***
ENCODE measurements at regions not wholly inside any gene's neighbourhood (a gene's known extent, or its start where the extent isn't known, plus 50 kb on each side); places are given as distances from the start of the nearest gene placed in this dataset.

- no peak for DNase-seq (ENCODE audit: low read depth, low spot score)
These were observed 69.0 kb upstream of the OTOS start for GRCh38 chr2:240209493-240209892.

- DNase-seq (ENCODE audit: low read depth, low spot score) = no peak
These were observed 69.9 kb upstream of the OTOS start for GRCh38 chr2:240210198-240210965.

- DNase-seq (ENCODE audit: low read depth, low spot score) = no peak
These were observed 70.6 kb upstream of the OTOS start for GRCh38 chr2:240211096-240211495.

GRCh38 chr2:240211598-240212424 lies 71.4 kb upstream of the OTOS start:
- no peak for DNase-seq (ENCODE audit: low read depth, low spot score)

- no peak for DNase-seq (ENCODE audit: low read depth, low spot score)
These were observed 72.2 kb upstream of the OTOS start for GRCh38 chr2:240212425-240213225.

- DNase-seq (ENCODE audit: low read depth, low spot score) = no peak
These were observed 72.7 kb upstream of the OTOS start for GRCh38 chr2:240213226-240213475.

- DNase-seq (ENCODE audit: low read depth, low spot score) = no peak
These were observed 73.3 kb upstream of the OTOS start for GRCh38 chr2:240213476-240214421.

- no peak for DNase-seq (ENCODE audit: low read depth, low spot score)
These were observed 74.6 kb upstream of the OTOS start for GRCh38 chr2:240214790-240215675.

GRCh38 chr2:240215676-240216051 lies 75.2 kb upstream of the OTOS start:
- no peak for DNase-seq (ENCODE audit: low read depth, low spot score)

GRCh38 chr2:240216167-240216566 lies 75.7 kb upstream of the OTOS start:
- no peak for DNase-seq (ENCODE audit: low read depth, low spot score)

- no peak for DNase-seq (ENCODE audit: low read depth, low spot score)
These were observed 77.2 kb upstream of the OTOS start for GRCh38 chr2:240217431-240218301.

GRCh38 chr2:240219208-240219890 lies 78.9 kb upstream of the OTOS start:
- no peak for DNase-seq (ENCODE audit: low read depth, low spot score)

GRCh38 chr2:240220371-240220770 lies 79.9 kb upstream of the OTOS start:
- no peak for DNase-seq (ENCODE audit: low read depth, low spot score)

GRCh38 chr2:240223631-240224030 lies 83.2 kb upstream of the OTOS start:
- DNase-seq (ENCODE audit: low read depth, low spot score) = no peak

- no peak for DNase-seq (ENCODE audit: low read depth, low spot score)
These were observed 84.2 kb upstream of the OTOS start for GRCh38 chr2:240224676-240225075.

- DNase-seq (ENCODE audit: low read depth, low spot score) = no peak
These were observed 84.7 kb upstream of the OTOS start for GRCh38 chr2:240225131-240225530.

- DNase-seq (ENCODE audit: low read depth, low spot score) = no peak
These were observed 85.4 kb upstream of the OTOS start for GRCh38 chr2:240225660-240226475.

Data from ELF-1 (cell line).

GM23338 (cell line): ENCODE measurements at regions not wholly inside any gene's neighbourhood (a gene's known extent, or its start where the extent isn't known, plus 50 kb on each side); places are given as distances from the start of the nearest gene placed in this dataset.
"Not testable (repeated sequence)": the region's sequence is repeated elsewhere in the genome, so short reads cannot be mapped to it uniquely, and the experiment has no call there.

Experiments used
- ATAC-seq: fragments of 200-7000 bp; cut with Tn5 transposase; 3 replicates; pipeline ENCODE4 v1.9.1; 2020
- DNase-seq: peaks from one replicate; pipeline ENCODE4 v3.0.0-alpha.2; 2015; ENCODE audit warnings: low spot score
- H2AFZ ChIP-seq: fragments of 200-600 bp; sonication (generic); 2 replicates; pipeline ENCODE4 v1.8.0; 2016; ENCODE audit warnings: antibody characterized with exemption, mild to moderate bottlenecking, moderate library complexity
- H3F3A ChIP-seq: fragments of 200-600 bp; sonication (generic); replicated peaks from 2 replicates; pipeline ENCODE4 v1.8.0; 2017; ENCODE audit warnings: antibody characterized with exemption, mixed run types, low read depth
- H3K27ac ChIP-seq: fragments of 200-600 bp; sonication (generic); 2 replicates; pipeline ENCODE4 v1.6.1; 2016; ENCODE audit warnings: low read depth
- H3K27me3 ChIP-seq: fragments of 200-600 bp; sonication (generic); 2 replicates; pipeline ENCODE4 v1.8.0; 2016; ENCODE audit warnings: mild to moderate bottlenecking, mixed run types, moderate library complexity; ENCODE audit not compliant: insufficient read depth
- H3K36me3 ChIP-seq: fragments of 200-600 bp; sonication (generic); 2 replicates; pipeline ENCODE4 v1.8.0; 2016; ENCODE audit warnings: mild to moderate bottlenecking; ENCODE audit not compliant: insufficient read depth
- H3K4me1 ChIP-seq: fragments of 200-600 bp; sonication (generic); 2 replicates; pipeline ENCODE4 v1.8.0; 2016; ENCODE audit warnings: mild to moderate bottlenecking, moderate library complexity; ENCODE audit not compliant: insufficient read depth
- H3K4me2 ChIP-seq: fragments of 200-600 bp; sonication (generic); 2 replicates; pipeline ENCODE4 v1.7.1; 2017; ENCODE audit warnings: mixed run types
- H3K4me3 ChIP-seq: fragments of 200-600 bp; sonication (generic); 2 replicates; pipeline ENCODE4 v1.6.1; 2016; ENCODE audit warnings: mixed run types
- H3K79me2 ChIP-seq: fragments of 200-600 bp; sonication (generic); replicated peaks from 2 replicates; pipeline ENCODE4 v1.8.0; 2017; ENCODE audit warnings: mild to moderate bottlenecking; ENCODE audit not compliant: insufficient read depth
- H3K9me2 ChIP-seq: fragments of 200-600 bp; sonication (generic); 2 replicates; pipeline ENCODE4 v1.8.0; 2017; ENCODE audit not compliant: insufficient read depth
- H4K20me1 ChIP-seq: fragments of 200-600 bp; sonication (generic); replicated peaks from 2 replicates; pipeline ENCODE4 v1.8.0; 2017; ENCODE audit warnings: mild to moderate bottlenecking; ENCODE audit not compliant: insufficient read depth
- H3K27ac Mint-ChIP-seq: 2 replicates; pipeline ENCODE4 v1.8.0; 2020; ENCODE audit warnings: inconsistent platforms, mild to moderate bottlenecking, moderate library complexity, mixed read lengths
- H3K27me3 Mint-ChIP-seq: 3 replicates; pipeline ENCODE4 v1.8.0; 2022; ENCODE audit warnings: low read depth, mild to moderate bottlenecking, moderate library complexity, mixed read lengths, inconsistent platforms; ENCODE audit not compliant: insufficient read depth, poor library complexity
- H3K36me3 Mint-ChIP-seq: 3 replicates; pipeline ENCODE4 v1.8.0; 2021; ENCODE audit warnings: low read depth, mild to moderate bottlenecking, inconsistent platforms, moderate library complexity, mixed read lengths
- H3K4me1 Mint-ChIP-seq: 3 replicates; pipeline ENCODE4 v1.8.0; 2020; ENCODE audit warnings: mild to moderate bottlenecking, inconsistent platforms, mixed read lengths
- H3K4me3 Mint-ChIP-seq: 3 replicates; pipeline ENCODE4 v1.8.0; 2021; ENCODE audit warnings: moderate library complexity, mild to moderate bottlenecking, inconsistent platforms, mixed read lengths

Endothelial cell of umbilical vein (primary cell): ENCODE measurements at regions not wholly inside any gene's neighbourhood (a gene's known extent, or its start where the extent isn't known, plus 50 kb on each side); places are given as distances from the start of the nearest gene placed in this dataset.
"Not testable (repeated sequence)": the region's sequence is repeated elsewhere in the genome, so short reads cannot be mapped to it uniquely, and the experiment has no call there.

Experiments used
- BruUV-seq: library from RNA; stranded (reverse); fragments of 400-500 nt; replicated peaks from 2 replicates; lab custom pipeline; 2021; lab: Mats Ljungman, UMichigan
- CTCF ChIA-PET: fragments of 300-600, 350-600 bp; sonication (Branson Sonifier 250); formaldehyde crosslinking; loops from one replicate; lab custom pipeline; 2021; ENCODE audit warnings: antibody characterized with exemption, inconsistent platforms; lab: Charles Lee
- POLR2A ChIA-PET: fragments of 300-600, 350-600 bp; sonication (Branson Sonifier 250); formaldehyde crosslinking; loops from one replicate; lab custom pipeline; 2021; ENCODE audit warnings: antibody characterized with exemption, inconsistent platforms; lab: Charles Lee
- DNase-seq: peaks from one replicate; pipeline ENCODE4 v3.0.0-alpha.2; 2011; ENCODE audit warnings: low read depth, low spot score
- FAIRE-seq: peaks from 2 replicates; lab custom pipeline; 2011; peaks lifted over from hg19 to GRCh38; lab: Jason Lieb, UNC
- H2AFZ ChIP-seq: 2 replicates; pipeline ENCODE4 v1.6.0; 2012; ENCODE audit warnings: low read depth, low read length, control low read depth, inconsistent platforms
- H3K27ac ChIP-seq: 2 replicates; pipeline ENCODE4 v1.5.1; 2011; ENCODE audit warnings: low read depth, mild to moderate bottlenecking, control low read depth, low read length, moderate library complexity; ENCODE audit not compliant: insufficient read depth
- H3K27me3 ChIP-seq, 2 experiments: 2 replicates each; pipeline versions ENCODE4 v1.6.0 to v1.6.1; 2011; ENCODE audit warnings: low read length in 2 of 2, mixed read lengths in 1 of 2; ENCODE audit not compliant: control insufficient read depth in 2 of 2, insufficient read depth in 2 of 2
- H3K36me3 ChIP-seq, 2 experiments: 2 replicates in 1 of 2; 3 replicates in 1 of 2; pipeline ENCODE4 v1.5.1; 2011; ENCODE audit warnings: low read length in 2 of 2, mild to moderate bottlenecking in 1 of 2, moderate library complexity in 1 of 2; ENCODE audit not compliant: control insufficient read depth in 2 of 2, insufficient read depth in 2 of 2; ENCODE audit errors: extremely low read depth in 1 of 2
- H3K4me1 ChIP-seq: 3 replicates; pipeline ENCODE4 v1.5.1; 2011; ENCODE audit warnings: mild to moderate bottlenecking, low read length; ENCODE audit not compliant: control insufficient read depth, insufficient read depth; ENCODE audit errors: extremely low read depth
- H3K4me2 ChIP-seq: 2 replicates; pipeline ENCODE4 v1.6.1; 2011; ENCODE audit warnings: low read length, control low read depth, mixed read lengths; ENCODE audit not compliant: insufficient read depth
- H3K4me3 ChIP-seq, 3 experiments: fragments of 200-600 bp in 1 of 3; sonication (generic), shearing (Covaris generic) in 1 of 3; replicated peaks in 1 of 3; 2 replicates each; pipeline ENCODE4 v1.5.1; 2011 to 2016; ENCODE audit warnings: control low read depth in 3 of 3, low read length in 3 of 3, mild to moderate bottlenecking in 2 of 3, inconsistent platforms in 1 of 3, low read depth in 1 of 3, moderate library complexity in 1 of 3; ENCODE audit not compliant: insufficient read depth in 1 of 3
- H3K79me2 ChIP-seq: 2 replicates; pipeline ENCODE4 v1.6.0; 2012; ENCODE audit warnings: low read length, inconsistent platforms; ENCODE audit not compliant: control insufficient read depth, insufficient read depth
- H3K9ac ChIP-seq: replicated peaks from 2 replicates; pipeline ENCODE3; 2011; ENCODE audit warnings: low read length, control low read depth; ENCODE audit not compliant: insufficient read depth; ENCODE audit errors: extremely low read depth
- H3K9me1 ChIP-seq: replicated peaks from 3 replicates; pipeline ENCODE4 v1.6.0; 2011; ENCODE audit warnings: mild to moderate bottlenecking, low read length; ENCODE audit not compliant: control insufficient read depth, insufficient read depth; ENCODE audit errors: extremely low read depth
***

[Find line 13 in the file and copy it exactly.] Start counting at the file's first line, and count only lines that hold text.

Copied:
These were observed 72.7 kb upstream of the OTOS start for GRCh38 chr2:240213226-240213475.